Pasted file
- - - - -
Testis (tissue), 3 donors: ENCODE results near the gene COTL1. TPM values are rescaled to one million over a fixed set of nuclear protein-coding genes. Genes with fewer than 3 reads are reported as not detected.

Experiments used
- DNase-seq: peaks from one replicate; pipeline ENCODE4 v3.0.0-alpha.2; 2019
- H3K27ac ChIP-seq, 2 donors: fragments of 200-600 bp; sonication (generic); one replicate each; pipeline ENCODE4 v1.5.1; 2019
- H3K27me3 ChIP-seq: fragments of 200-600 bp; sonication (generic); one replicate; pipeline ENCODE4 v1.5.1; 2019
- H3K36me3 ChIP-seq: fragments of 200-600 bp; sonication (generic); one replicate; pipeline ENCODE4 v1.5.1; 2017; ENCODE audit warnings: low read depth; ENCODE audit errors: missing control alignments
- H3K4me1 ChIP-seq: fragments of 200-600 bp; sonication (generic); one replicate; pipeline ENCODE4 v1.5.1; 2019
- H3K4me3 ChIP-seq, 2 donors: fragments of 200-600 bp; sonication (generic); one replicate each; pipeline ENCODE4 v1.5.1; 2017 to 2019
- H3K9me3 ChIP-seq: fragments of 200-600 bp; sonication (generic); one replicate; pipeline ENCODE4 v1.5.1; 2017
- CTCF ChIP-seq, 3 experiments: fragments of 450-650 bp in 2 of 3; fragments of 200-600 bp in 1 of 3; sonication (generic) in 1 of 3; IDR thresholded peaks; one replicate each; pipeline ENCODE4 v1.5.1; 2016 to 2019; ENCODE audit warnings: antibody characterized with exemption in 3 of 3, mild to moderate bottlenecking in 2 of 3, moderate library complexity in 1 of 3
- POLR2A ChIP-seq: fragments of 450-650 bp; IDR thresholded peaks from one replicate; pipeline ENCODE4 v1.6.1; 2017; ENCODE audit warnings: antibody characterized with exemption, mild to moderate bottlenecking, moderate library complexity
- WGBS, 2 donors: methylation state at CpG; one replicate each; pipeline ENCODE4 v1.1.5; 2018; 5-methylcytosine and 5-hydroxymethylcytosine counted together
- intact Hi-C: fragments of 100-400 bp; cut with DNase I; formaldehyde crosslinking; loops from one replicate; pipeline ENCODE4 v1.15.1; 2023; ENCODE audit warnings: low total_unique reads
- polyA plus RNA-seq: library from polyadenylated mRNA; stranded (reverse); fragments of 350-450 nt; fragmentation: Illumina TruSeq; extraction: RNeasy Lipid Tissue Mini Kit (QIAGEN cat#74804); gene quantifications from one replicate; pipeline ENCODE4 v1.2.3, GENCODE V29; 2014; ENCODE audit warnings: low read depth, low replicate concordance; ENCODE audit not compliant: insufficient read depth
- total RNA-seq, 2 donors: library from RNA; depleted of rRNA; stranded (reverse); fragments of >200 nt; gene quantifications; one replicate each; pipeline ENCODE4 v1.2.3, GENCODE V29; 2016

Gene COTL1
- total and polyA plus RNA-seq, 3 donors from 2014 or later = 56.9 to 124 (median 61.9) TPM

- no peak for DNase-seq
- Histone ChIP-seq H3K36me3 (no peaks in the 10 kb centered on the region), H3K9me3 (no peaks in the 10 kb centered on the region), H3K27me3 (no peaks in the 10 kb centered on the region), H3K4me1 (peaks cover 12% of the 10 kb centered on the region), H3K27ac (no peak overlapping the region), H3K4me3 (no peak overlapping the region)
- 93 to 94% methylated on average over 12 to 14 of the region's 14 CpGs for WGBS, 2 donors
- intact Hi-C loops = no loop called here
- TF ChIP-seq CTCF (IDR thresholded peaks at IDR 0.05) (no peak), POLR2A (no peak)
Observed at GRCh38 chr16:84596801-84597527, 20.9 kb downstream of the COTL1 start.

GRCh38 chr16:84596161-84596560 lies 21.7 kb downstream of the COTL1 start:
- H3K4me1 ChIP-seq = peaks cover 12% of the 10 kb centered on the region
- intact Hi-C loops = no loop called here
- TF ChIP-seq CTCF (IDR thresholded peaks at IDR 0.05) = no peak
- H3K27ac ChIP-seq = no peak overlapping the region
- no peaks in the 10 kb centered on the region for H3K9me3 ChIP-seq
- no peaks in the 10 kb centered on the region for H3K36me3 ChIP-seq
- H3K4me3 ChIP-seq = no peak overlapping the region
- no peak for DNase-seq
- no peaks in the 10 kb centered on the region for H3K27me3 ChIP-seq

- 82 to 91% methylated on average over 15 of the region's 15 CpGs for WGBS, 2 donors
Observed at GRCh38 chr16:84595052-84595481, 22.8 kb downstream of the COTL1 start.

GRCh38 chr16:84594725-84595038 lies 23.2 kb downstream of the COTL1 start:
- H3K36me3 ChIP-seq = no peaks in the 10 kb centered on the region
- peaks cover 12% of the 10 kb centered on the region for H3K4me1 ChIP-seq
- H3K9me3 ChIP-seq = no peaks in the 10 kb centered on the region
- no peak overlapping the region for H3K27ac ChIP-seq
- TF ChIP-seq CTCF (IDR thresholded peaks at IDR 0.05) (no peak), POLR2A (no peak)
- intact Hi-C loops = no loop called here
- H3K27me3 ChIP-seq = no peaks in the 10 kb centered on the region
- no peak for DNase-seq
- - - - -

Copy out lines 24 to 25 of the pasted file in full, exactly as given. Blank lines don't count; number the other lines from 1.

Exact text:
GRCh38 chr16:84596161-84596560 lies 21.7 kb downstream of the COTL1 start:
- H3K4me1 ChIP-seq = peaks cover 12% of the 10 kb centered on the region